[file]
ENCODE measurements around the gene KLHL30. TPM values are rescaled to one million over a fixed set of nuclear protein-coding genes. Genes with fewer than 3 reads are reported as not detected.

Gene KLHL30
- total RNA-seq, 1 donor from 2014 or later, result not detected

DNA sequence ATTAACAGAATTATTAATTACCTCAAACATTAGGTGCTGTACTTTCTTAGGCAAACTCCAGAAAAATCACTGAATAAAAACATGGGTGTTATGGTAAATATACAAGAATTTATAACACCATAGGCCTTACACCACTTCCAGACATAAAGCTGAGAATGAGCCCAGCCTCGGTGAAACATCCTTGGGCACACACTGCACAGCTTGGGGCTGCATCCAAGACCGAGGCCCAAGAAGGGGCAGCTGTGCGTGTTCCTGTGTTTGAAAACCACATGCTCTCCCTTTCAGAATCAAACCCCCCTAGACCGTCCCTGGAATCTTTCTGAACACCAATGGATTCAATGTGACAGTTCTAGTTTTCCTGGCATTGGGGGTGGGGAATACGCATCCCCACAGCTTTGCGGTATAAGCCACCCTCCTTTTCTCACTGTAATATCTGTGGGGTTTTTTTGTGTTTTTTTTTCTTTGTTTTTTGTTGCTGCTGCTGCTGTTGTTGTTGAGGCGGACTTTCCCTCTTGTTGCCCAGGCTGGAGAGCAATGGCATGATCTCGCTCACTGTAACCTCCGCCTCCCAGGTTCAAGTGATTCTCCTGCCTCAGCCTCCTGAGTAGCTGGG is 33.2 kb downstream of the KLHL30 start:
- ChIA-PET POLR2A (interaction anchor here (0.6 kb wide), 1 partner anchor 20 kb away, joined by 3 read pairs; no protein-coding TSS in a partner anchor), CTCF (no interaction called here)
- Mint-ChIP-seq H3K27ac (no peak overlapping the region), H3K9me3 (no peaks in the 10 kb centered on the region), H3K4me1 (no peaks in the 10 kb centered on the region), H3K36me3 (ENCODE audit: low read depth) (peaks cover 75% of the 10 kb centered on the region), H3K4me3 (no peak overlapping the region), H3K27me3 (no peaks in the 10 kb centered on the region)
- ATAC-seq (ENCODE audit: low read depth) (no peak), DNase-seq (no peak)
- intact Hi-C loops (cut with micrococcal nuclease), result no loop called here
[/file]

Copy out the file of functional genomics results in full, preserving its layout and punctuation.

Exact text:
ENCODE measurements around the gene KLHL30. TPM values are rescaled to one million over a fixed set of nuclear protein-coding genes. Genes with fewer than 3 reads are reported as not detected.

Gene KLHL30
- total RNA-seq, 1 donor from 2014 or later, result not detected

DNA sequence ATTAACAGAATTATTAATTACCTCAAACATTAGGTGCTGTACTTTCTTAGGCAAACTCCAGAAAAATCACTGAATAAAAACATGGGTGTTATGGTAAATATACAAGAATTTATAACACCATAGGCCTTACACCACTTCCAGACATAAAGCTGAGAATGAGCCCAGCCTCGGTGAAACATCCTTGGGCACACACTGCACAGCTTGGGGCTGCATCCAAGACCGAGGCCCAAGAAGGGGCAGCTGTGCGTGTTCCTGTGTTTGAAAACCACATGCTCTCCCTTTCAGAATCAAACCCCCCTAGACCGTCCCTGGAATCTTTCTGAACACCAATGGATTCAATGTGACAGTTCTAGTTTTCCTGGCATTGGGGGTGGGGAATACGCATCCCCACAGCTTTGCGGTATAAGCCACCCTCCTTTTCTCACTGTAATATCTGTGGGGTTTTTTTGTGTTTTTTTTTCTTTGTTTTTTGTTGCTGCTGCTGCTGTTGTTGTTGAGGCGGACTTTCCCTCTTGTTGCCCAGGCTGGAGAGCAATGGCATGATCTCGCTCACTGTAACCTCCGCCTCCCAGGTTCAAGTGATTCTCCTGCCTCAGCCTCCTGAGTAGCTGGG is 33.2 kb downstream of the KLHL30 start:
- ChIA-PET POLR2A (interaction anchor here (0.6 kb wide), 1 partner anchor 20 kb away, joined by 3 read pairs; no protein-coding TSS in a partner anchor), CTCF (no interaction called here)
- Mint-ChIP-seq H3K27ac (no peak overlapping the region), H3K9me3 (no peaks in the 10 kb centered on the region), H3K4me1 (no peaks in the 10 kb centered on the region), H3K36me3 (ENCODE audit: low read depth) (peaks cover 75% of the 10 kb centered on the region), H3K4me3 (no peak overlapping the region), H3K27me3 (no peaks in the 10 kb centered on the region)
- ATAC-seq (ENCODE audit: low read depth) (no peak), DNase-seq (no peak)
- intact Hi-C loops (cut with micrococcal nuclease), result no loop called here